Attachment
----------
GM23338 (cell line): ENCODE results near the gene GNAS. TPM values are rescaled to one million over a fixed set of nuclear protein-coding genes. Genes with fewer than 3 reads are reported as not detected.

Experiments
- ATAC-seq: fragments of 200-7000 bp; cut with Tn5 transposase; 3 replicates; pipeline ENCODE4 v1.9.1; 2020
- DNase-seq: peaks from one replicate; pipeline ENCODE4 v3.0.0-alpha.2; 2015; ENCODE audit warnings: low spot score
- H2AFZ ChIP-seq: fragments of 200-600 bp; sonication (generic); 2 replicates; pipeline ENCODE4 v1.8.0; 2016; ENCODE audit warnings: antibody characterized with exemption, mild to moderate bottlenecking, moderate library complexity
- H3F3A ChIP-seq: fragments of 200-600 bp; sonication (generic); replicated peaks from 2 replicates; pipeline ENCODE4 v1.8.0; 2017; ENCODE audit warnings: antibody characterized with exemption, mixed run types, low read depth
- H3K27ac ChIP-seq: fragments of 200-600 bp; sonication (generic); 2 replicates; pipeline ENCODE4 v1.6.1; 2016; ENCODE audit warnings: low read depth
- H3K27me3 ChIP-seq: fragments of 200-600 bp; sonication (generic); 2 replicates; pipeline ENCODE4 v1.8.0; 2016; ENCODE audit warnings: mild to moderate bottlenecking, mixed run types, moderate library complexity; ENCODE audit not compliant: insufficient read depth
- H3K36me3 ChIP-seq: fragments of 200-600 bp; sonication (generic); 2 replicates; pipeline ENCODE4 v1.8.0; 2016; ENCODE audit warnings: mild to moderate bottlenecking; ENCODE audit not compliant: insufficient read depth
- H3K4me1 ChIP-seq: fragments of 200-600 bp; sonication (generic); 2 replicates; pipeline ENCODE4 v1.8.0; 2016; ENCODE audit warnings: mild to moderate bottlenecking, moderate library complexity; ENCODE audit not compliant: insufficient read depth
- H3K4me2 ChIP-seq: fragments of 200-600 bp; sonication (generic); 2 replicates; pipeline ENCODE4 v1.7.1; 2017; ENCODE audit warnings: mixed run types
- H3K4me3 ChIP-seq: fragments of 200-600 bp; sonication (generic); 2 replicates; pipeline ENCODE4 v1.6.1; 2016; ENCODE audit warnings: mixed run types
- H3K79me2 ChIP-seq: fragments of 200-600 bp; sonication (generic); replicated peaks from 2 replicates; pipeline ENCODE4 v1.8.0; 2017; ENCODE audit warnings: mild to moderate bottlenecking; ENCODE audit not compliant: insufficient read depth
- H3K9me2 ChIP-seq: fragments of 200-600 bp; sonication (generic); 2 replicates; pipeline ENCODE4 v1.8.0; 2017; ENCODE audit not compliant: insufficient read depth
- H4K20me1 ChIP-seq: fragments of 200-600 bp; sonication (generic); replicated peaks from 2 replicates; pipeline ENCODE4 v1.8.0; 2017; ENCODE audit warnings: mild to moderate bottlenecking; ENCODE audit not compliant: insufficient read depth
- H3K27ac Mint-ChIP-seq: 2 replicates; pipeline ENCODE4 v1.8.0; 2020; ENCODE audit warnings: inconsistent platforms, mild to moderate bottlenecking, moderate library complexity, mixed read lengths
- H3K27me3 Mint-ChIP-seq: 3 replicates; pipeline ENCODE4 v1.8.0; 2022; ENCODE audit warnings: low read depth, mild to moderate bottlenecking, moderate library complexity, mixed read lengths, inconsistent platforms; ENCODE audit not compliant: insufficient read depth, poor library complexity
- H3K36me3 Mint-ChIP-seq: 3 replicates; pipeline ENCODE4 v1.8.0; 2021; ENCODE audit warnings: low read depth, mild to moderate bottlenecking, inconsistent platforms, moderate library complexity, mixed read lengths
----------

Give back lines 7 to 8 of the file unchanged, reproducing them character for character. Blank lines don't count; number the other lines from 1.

- H3K27ac ChIP-seq: fragments of 200-600 bp; sonication (generic); 2 replicates; pipeline ENCODE4 v1.6.1; 2016; ENCODE audit warnings: low read depth
- H3K27me3 ChIP-seq: fragments of 200-600 bp; sonication (generic); 2 replicates; pipeline ENCODE4 v1.8.0; 2016; ENCODE audit warnings: mild to moderate bottlenecking, mixed run types, moderate library complexity; ENCODE audit not compliant: insufficient read depth